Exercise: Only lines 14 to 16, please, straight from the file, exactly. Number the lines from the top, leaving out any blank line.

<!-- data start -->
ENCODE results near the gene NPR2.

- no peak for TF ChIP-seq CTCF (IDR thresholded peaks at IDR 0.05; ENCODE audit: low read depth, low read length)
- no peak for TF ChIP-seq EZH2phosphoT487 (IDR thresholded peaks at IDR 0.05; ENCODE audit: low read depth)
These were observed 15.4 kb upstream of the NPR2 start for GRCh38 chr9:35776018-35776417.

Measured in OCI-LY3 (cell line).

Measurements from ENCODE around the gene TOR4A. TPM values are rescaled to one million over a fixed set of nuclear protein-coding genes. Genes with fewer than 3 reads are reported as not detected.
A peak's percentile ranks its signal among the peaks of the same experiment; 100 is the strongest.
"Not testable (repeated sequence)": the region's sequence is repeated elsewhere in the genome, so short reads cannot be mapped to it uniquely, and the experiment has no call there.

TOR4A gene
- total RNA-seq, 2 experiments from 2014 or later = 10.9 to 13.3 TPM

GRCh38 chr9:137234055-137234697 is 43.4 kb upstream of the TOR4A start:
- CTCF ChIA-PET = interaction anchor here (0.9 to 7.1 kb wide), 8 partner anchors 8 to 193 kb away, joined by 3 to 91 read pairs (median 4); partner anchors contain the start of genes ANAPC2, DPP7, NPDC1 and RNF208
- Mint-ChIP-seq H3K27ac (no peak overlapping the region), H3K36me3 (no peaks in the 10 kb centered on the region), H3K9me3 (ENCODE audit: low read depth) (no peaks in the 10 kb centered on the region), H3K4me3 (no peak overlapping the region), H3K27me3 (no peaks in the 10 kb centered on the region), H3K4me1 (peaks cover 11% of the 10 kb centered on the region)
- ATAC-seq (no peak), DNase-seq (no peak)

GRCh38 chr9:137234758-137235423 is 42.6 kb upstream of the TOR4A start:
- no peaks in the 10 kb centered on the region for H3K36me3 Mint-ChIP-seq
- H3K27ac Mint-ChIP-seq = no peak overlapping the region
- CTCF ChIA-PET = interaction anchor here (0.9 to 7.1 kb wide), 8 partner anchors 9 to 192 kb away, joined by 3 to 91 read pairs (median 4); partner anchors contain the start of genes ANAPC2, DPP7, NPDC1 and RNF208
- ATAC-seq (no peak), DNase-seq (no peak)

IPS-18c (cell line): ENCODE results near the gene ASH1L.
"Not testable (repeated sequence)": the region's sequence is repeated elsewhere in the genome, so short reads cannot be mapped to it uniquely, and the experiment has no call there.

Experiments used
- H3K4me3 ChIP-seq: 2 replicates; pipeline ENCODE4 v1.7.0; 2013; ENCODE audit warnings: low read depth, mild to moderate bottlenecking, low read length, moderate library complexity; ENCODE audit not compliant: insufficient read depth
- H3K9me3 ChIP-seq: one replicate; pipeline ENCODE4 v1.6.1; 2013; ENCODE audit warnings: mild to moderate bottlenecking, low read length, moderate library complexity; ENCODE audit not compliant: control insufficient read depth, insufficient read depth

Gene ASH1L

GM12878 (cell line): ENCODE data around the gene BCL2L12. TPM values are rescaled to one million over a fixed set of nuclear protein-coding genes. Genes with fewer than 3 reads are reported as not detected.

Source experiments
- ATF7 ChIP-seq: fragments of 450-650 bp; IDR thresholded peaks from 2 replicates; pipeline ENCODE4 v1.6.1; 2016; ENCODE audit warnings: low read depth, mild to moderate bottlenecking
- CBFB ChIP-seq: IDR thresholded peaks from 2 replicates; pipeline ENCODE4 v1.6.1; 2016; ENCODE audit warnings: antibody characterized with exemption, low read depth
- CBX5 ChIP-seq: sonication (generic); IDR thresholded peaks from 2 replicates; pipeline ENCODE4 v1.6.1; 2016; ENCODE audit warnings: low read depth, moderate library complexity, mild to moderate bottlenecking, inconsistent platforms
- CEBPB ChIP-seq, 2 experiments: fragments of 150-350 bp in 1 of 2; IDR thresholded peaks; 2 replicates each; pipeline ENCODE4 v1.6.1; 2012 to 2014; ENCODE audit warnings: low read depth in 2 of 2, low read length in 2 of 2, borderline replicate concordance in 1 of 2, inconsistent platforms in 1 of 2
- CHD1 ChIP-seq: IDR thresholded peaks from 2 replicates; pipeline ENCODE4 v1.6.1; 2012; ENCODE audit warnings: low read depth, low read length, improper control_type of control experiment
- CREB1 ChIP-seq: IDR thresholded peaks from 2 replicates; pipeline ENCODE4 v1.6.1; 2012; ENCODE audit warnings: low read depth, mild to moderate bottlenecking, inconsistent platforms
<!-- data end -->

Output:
- ATAC-seq (no peak), DNase-seq (no peak)

GRCh38 chr9:137234758-137235423 is 42.6 kb upstream of the TOR4A start:
- no peaks in the 10 kb centered on the region for H3K36me3 Mint-ChIP-seq